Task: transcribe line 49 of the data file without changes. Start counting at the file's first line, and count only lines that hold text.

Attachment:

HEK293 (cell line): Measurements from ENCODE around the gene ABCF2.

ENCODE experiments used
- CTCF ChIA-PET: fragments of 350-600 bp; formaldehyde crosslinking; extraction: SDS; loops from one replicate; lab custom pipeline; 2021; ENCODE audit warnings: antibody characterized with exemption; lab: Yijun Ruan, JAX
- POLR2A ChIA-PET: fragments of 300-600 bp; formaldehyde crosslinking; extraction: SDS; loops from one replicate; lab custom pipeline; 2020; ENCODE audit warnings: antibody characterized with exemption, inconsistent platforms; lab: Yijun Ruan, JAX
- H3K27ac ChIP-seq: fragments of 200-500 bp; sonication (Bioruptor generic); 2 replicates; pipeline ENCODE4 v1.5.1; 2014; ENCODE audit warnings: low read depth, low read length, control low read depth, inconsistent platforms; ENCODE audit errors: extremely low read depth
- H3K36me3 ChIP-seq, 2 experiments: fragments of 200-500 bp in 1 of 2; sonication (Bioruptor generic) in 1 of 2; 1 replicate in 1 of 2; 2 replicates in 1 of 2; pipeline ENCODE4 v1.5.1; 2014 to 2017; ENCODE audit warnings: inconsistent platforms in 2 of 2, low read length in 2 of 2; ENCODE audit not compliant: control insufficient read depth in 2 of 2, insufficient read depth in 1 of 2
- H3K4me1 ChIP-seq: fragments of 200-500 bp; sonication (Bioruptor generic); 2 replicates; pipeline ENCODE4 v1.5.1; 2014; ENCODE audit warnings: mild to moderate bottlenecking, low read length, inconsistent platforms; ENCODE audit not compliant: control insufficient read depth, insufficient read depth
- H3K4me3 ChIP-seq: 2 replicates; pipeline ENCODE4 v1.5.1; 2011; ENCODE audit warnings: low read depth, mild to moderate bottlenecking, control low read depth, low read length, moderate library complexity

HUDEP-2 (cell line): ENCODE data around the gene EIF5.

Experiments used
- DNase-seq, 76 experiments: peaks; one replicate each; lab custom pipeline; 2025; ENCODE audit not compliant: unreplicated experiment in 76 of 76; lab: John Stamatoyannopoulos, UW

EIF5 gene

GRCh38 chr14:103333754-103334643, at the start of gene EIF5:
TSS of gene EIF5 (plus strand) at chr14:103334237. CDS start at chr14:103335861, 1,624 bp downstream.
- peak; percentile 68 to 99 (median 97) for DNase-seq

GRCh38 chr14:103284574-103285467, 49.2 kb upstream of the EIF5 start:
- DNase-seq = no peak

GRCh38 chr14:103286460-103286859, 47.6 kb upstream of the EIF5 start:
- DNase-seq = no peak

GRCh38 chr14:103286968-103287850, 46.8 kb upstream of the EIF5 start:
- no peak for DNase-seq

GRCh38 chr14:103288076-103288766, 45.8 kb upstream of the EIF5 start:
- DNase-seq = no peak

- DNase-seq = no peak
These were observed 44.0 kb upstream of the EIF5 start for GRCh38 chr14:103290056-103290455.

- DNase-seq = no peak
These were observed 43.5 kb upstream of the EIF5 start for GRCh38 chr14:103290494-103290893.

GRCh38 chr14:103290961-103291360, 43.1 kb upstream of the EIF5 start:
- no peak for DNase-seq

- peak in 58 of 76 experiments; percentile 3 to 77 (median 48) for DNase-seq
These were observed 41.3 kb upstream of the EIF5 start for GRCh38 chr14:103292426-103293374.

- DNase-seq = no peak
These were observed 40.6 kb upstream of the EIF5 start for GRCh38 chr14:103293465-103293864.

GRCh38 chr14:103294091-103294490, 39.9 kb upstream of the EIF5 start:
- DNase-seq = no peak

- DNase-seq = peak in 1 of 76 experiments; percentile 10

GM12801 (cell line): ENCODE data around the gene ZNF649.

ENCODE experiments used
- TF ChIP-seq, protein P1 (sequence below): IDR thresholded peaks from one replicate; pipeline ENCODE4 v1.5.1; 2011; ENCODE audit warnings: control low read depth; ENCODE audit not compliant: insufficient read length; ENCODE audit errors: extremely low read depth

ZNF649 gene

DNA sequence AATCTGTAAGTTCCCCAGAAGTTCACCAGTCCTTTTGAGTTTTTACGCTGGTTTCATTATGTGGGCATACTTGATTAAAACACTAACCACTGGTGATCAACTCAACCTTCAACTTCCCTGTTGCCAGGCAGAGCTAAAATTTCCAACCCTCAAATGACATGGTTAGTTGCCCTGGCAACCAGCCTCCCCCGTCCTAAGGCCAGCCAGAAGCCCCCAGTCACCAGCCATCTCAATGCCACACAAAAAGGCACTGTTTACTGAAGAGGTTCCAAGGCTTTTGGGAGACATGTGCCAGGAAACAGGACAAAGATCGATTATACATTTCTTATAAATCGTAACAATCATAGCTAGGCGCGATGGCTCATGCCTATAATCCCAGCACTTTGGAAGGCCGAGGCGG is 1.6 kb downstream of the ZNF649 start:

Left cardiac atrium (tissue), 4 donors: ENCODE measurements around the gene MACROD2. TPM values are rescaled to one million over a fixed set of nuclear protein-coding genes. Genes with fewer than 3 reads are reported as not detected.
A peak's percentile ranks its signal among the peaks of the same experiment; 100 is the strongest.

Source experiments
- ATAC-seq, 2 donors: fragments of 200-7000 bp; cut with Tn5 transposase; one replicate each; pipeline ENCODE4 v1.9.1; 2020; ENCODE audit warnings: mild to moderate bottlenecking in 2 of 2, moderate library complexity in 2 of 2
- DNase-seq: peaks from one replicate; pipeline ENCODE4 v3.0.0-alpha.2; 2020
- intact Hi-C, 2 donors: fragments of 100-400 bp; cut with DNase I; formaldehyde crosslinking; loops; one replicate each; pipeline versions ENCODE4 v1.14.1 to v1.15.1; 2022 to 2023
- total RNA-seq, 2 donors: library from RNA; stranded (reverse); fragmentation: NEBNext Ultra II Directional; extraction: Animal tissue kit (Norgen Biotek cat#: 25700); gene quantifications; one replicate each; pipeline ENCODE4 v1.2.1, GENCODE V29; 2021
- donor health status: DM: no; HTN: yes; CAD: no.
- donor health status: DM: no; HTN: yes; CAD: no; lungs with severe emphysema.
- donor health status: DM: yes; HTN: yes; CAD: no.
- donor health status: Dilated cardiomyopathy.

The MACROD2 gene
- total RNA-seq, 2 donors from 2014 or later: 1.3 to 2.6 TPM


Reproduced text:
- donor health status: DM: no; HTN: yes; CAD: no.